The International Monetary Fund (IMF) is backing government to overhaul its tax exemptions regime to boost its failing domestic revenue.
The Washington-based lender, in its latest review of Ghana’s ongoing bailout programme, said rationalising tax exemptions will improve government’s domestic revenue mobilisation.
Domestic revenue performance over the past two-three years has not met the budgeted estimates, with last year’s target falling short by about 10 percent and prompting government to realign its expenditure in view of the shortfall.
“…it was agreed that tax exemptions will be rationalised, and their management framework strengthened to improve domestic revenue mobilisation. The authorities estimate tax exemption costs to be as much as 1.6 percent of GDP in 2018,” said Ms. Annalisa Fedelino who led an IMF team to Accra to conclude discussions on the combined seventh and eighth reviews of Ghana’s Extended Credit Facility Programme.
The president in last week’s State of the Nation Address described the existing tax exemption policy as an Achilles-heel, and a growing menace to fiscal stability and revenue generation.
In the last eight years, tax exemptions in respect of import duty, import VAT, import NHIL and domestic VAT have grown from three hundred and ninety-two million Ghana cedis (GH¢392million), that is 0.6% of GDP in 2010, to GH¢4.66 billion – 1.6% of GDP in 2018.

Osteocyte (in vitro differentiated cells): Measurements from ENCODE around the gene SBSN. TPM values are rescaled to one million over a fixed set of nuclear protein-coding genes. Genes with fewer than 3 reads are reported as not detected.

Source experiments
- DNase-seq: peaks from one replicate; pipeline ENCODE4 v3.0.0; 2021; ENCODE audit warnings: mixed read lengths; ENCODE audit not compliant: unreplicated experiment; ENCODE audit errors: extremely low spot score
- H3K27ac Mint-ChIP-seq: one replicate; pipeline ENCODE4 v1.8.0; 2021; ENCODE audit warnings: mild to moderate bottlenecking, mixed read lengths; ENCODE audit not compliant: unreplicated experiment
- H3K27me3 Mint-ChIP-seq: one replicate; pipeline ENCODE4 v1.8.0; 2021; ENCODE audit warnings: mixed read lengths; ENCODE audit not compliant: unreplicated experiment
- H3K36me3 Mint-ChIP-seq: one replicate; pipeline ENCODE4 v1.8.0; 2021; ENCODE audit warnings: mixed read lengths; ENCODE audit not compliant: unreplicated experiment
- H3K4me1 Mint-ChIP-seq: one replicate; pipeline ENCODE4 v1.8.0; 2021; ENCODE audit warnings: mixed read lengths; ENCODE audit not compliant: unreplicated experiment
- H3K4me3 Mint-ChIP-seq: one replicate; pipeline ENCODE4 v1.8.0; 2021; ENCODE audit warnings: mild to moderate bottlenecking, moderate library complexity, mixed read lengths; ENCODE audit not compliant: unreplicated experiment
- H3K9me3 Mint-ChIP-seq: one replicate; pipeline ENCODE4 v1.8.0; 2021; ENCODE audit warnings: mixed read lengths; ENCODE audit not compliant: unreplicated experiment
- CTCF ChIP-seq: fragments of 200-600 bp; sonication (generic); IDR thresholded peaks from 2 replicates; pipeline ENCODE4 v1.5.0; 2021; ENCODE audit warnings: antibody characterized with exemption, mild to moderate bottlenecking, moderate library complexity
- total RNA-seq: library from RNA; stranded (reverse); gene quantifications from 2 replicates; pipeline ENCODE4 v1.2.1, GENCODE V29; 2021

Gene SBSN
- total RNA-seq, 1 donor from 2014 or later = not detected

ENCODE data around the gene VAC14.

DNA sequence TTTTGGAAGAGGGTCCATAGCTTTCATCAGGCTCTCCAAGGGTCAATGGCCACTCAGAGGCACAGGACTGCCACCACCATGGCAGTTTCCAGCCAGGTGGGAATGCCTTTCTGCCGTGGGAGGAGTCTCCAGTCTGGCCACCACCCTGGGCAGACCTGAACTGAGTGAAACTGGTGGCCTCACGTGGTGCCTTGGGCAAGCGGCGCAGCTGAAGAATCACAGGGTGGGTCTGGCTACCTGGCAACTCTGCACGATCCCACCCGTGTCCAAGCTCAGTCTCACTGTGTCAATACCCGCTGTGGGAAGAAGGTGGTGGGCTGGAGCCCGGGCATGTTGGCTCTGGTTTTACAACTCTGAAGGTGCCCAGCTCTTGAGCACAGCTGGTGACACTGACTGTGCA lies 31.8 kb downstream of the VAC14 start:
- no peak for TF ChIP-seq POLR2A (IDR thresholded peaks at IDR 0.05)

According to the president, this is not sustainable and government intends to do something about it to reverse the trend – by introducing suitable measures that may disrupt the easy and comfortable arrangements many have become accustomed to.
The IMF mission team said government has made good progress in implementing the ECF-supported program, which will end on April 3, 2019; adding that six out of nine end-December 2018 quantitative targets under the program were met and structural reforms are advancing.
It went further to describe Ghana’s recent economic performance as favourable, despite a less supportive external environment for frontier economies.
Real GDP grew by 6.7 percent in the first three quarters of 2018. Over the medium-term, growth is projected to remain sustained – buttressed by recent oil discoveries while consumer price inflation, now at 9.0 percent, is well within the band around the inflation target.
The overall fiscal deficit reached 3.7 percent of the rebased GDP (excluding financial sector costs), and the primary surplus (overall budget balance excluding interest costs) was in line with programme targets.
The team noted that the economy experienced some pressures in the second half of 2018, largely emanating from foreign investors rebalancing their portfolios in the context of a stronger dollar, rising US interest rates, and volatility in emerging markets – which led to a decline in external buffers.
The team urged that the monetary policy should continue to remain prudent and complement fiscal adjustment efforts to keep underlying inflationary pressures in check and avoid upside surprises.
The IMF’s Executive Board is expected to consider the combined seventh and eighth ECF reviews by end-March 2019. Completion of these reviews will make available about US$188million, bringing total disbursements under the programme to about US$920.58million.